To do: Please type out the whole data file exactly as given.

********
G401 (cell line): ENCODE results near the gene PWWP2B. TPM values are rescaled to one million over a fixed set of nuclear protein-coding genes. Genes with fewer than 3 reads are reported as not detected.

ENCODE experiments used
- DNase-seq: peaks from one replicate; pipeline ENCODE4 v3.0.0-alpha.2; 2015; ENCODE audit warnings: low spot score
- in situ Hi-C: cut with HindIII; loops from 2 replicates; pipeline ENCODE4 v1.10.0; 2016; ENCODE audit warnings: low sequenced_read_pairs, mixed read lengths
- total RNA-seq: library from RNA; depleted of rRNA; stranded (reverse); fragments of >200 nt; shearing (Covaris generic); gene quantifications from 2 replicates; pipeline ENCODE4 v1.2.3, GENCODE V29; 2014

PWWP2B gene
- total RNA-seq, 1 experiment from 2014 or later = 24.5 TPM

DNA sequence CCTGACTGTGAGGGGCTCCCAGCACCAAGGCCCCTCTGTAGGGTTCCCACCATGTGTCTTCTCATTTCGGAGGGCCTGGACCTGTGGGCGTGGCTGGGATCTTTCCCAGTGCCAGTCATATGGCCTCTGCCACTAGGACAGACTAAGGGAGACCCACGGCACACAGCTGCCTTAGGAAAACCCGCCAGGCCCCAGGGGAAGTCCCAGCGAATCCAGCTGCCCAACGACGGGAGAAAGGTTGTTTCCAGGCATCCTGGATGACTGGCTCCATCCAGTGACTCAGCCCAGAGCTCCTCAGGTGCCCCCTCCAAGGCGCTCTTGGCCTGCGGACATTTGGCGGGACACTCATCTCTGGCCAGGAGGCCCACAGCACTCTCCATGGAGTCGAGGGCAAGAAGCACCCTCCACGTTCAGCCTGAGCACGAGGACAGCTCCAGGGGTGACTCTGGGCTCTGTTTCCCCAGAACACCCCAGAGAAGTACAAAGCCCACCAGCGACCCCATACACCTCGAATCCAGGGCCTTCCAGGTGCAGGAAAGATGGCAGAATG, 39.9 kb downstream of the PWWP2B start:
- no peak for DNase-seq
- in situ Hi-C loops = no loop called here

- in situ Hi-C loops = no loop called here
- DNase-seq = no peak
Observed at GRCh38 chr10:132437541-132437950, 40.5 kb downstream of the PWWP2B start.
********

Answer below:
G401 (cell line): ENCODE results near the gene PWWP2B. TPM values are rescaled to one million over a fixed set of nuclear protein-coding genes. Genes with fewer than 3 reads are reported as not detected.

ENCODE experiments used
- DNase-seq: peaks from one replicate; pipeline ENCODE4 v3.0.0-alpha.2; 2015; ENCODE audit warnings: low spot score
- in situ Hi-C: cut with HindIII; loops from 2 replicates; pipeline ENCODE4 v1.10.0; 2016; ENCODE audit warnings: low sequenced_read_pairs, mixed read lengths
- total RNA-seq: library from RNA; depleted of rRNA; stranded (reverse); fragments of >200 nt; shearing (Covaris generic); gene quantifications from 2 replicates; pipeline ENCODE4 v1.2.3, GENCODE V29; 2014

PWWP2B gene
- total RNA-seq, 1 experiment from 2014 or later = 24.5 TPM

DNA sequence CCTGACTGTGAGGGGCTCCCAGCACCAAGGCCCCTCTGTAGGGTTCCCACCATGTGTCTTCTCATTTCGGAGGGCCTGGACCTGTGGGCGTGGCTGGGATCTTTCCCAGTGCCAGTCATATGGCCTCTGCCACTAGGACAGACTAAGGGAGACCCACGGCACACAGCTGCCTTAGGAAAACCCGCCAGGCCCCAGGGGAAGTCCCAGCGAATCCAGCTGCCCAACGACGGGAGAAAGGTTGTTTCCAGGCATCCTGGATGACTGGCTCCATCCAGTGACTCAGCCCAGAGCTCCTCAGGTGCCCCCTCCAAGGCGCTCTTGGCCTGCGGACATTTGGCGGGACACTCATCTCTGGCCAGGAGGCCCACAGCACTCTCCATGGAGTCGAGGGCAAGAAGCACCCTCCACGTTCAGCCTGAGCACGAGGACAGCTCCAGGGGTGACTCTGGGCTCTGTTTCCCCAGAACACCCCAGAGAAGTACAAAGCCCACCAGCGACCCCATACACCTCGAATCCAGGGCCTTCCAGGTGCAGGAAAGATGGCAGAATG, 39.9 kb downstream of the PWWP2B start:
- no peak for DNase-seq
- in situ Hi-C loops = no loop called here

- in situ Hi-C loops = no loop called here
- DNase-seq = no peak
Observed at GRCh38 chr10:132437541-132437950, 40.5 kb downstream of the PWWP2B start.